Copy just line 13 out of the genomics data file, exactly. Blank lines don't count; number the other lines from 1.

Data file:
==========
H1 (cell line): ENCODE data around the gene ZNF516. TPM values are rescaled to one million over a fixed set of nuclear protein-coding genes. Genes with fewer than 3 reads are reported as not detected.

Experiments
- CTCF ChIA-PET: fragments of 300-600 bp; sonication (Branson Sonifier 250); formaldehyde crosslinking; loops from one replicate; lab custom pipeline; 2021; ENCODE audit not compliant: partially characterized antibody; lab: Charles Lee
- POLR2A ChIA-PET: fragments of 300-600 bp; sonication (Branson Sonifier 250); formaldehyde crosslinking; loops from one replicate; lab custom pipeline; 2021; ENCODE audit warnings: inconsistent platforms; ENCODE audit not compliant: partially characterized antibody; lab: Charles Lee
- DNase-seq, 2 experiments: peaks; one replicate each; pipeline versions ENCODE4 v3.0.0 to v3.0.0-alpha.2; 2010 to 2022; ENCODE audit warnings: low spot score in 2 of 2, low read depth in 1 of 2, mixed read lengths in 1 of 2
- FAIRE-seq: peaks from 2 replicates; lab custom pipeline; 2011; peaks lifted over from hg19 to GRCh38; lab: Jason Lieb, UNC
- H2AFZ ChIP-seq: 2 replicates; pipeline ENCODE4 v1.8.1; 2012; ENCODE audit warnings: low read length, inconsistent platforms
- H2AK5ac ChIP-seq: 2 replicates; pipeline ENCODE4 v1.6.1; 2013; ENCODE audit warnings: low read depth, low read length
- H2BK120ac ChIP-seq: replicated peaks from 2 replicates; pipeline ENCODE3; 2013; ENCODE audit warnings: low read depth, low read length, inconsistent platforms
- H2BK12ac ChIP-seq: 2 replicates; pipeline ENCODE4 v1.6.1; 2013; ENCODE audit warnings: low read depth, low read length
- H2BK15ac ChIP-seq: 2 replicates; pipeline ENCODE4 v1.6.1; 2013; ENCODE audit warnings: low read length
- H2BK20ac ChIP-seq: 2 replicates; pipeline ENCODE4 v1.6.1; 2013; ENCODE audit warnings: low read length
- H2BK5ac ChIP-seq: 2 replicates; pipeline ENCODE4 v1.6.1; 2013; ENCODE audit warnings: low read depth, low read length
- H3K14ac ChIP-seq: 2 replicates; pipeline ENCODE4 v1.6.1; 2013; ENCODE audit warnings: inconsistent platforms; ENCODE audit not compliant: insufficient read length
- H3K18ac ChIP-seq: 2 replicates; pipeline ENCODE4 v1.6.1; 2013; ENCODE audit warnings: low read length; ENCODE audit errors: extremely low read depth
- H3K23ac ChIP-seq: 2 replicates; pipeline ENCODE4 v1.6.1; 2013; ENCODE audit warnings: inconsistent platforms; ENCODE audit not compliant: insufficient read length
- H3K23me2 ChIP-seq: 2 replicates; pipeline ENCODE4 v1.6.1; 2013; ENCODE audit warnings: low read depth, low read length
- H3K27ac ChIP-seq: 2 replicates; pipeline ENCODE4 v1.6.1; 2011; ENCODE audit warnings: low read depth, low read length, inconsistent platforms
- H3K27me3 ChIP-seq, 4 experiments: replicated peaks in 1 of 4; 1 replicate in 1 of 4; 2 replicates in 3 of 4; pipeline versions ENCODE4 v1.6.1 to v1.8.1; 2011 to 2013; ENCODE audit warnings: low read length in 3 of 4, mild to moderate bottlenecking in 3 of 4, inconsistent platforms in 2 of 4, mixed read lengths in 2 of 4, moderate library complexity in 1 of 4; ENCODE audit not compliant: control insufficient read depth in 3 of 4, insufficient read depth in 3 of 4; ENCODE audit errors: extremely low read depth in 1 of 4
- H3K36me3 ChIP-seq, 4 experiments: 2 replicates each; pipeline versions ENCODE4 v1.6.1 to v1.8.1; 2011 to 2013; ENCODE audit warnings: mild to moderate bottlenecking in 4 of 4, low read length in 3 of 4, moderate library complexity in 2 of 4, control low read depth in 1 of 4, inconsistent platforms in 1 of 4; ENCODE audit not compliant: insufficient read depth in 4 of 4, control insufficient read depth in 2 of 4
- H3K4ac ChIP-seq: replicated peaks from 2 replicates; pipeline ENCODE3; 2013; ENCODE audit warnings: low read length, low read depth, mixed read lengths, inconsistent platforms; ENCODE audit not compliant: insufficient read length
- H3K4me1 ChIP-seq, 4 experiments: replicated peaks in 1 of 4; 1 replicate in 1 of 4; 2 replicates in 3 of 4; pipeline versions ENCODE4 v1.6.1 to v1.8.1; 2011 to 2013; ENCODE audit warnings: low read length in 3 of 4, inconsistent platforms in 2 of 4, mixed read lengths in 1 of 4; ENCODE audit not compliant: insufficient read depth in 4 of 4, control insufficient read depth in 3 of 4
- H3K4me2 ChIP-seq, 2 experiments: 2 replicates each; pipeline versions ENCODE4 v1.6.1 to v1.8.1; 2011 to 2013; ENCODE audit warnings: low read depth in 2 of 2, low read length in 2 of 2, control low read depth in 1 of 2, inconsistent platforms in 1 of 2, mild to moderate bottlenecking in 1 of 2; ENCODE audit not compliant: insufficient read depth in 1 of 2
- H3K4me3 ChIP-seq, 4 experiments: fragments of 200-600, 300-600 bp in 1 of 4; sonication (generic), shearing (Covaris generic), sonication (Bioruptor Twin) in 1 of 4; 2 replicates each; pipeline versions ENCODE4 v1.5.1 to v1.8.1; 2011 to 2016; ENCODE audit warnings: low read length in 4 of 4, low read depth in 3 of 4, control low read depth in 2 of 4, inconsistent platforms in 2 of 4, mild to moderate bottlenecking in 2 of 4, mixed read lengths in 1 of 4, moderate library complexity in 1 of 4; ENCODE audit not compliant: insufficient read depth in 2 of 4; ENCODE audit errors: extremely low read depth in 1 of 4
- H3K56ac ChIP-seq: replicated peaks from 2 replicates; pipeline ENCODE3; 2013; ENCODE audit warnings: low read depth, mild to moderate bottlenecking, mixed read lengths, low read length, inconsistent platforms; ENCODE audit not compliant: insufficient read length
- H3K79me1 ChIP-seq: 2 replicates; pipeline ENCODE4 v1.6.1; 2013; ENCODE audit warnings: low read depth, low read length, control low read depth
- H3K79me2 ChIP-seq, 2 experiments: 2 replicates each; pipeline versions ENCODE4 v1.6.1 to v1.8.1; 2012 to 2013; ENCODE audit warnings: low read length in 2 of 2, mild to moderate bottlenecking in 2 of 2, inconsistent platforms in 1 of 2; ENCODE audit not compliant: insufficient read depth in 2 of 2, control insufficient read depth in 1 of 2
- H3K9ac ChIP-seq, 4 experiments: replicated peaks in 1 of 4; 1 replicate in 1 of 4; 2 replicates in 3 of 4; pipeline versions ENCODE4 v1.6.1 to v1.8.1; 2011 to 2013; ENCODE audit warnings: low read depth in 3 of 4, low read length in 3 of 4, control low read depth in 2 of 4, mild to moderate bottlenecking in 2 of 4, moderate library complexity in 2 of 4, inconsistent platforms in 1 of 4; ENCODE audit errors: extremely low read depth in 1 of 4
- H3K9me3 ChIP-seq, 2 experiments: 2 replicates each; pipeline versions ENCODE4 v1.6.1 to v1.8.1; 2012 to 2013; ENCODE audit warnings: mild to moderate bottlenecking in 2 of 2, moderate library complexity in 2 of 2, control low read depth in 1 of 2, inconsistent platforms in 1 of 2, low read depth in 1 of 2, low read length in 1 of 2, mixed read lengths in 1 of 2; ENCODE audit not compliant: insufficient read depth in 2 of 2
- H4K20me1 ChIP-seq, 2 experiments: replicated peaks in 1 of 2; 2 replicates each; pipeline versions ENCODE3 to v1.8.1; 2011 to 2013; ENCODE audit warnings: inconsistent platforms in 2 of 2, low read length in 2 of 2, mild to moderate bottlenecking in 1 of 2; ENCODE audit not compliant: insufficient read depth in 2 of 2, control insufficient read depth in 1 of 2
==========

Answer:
- H2BK5ac ChIP-seq: 2 replicates; pipeline ENCODE4 v1.6.1; 2013; ENCODE audit warnings: low read depth, low read length